What mechanisms support our ability to estimate durations on the order of minutes? Behavioral studies in humans have shown that changes in contextual features lead to overestimation of past durations. Based on evidence that the medial temporal lobes and prefrontal cortex represent contextual features, we related the degree of fMRI pattern change in these regions with people's subsequent duration estimates. After listening to a radio story in the scanner, participants were asked how much time had elapsed between pairs of clips from the story. Our ROI analysis found that the neural pattern distance between two clips at encoding was correlated with duration estimates in the right entorhinal cortex and right pars orbitalis. Moreover, a whole-brain searchlight analysis revealed a cluster spanning the right anterior temporal lobe. Our findings provide convergent support for the hypothesis that retrospective time judgments are driven by 'drift' in contextual representations supported by these regions.
Stotler, D.P.; Lang, J.; Chang, C.S.; Churchill, R.M.; Ku, S.-H.
The effects of recycled neutral atoms on tokamak ion temperature
gradient (ITG) driven turbulence have been investigated in a steep
edge pedestal, magnetic separatrix configuration, with the full-f
edge gryokinetic code XGC1. Ion temperature gradient turbulence is
the most fundamental and robust edge plasma instability, having a long
radial correlation length and an ability to impact other forms of
pedestal turbulence. The neutral atoms enhance the ITG turbulence,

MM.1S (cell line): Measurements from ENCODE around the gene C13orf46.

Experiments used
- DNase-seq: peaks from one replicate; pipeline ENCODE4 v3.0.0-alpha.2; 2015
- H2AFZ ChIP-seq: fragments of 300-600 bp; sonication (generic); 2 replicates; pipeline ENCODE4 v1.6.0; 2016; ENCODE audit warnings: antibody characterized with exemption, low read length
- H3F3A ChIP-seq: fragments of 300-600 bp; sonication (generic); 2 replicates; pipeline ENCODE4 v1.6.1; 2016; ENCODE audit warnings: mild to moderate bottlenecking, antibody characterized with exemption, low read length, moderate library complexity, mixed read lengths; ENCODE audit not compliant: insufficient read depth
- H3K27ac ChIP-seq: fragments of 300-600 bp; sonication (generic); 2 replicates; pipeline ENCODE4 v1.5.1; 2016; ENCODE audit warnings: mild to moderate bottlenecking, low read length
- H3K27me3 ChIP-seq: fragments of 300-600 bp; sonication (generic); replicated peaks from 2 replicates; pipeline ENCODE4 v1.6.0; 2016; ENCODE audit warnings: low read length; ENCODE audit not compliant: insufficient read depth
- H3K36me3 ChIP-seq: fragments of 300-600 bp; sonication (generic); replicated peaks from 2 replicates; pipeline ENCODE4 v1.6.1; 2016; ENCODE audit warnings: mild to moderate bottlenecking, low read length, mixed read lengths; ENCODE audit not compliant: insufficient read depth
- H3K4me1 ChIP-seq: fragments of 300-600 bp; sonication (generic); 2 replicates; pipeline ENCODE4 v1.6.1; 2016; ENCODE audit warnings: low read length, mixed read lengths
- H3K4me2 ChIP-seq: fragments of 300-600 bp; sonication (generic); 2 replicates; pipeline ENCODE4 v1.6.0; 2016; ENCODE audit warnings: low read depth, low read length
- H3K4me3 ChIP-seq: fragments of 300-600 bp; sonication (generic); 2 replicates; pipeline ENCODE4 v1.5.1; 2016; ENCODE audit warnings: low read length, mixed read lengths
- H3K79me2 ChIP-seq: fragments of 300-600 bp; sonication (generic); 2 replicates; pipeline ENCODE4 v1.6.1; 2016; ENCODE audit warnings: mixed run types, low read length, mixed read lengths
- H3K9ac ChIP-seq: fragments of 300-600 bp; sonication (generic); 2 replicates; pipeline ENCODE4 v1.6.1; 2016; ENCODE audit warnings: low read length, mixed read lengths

first, by increasing the ion temperature gradient in the pedestal via
the cooling effects of charge exchange and, second, by a relative
reduction in the ExB shearing rate.
Bejjanki, Vikranth R.; da Silveira, Rava Azeredo; Cohen, Jonathan D.; Turk-Browne, Nicholas B.
Multivariate decoding methods, such as multivoxel pattern analysis (MVPA), are highly effective at extracting information from brain imaging data. Yet, the precise nature of the information that MVPA draws upon remains controversial. Most current theories emphasize the enhanced sensitivity imparted by aggregating across voxels that have mixed and weak selectivity. However, beyond the selectivity of individual voxels, neural variability is correlated across voxels, and such noise correlations may contribute importantly to accurate decoding. Indeed, a recent computational theory proposed that noise correlations enhance multivariate decoding from heterogeneous neural populations. Here we extend this theory from the scale of neurons to functional magnetic resonance imaging (fMRI) and show that noise correlations between heterogeneous populations of voxels (i.e., voxels selective for different stimulus variables) contribute to the success of MVPA. Specifically, decoding performance is enhanced when voxels with high vs. low noise correlations (measured during rest or in the background of the task) are selected during classifier training. Conversely, voxels that are strongly selective for one class in a GLM or that receive high classification weights in MVPA tend to exhibit high noise correlations with voxels selective for the other class being discriminated against. Furthermore, we use simulations to show that this is a general property of fMRI data and that selectivity and noise correlations can have distinguishable influences on decoding. Taken together, our findings demonstrate that if there is signal in the data, the resulting above-chance classification accuracy is modulated by the magnitude of noise correlations.
The growth of magnetic islands in NSTX is modeled successfully, with the consideration of passing fast ions. It is shown that a good quantitative agreement between simulation and experimental measurement can be achieved when the uncompensated cross-field current induced by passing fast ions is included in the island growth model. The fast ion parameters,
along with other equilibrium parameters, are obtained self-consistently using the TRANSP code with the assumptions of the ‘kick’ model (Podestà et al 2017 Plasma Phys. Control. Fusion 59 095008). The results show that fast ions can contribute to overcoming the stabilizing effect of polarization current for magnetic island growth.